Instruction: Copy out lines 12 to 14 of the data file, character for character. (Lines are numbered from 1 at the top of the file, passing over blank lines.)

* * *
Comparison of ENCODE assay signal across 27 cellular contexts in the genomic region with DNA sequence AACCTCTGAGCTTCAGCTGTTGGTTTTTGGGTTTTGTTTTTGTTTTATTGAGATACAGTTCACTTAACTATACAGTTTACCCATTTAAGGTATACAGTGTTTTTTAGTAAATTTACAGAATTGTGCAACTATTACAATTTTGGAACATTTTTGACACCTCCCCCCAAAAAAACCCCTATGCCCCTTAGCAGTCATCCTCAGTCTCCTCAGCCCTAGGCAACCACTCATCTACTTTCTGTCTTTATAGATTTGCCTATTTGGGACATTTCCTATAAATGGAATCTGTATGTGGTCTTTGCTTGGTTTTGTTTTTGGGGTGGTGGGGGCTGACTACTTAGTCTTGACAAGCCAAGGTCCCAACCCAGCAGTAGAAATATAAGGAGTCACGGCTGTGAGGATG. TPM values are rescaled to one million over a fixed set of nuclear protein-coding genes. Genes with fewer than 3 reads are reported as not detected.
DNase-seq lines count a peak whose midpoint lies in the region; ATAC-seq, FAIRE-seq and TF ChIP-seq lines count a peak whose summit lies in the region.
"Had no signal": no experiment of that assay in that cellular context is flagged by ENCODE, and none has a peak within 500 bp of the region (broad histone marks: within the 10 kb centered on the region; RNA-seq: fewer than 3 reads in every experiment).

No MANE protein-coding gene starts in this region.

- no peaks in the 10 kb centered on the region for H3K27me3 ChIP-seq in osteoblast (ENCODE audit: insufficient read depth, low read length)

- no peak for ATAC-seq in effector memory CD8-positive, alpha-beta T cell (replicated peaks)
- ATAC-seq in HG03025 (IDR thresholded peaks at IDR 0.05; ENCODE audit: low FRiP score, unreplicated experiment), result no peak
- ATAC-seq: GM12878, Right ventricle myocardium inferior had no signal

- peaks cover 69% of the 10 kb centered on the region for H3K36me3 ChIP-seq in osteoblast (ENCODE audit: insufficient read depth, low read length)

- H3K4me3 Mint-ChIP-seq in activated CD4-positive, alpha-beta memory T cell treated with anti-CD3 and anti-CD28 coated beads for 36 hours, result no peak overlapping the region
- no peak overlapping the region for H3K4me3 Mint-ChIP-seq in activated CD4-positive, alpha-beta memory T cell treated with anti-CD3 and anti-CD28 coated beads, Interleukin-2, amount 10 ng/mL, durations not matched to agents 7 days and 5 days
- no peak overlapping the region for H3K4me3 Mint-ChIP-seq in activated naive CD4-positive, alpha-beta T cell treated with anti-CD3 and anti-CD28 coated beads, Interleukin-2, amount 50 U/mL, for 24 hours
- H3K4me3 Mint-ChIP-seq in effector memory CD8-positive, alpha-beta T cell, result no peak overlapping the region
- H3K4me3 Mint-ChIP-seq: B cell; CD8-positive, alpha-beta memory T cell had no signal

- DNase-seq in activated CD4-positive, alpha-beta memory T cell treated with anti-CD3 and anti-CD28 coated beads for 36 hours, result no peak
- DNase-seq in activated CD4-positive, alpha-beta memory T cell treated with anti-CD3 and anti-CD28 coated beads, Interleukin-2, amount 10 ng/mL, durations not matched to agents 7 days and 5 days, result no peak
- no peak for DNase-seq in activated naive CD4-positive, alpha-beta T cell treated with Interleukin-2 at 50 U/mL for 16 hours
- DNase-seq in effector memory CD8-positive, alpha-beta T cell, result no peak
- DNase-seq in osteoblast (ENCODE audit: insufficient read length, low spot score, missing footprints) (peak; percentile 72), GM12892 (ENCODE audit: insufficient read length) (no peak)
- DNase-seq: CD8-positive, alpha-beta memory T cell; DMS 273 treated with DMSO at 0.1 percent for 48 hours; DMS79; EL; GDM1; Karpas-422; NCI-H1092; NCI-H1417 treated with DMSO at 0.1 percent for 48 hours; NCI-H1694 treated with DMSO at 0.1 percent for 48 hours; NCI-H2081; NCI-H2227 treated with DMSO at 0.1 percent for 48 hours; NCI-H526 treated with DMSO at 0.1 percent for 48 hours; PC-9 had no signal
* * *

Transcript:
- no peak overlapping the region for H3K4me3 Mint-ChIP-seq in activated naive CD4-positive, alpha-beta T cell treated with anti-CD3 and anti-CD28 coated beads, Interleukin-2, amount 50 U/mL, for 24 hours
- H3K4me3 Mint-ChIP-seq in effector memory CD8-positive, alpha-beta T cell, result no peak overlapping the region
- H3K4me3 Mint-ChIP-seq: B cell; CD8-positive, alpha-beta memory T cell had no signal